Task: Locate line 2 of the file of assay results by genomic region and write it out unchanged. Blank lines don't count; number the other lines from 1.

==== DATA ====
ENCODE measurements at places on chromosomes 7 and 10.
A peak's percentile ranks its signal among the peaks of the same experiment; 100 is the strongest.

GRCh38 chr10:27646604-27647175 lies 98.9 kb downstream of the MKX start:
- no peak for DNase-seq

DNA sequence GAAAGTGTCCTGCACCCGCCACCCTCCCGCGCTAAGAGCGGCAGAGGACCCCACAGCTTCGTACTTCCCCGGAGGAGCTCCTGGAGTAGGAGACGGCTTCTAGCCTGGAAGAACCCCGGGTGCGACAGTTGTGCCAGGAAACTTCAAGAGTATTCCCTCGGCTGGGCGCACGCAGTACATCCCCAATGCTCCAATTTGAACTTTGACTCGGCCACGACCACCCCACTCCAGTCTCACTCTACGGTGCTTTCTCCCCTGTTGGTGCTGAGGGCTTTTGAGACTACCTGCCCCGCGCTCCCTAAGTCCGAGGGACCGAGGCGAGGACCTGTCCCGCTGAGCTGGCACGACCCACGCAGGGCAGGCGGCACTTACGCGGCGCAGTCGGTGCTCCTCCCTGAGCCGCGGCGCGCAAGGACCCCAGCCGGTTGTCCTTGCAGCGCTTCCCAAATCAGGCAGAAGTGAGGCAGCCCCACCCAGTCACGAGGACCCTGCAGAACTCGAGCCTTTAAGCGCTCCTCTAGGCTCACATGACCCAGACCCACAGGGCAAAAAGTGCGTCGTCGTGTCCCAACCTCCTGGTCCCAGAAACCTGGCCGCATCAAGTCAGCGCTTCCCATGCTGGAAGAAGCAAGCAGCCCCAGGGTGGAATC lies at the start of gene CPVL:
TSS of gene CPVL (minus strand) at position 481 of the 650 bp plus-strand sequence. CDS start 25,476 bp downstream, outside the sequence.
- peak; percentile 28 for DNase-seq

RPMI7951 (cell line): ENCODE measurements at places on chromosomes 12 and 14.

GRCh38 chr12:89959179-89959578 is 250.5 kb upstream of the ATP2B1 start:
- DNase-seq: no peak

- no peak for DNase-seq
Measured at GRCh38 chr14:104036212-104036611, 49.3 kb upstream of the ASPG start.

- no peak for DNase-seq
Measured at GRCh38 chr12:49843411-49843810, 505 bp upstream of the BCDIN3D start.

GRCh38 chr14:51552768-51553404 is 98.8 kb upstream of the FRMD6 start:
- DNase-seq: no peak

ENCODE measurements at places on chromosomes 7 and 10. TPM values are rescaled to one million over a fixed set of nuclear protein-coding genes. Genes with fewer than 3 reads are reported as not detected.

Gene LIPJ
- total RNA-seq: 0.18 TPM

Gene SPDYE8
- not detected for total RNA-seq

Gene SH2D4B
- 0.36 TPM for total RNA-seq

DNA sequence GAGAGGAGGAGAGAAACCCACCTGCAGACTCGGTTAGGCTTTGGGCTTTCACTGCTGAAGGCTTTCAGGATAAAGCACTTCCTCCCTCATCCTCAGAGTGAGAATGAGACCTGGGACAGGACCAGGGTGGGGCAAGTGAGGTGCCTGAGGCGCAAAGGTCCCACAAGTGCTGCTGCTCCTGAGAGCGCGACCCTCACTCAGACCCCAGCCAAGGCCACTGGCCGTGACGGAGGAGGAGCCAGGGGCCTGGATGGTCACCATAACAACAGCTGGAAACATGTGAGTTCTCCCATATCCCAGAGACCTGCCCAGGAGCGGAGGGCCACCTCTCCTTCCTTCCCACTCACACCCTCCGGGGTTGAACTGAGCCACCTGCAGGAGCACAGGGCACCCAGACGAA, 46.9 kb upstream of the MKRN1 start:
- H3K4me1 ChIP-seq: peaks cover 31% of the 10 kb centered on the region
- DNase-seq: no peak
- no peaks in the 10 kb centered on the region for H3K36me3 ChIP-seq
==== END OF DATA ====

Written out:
A peak's percentile ranks its signal among the peaks of the same experiment; 100 is the strongest.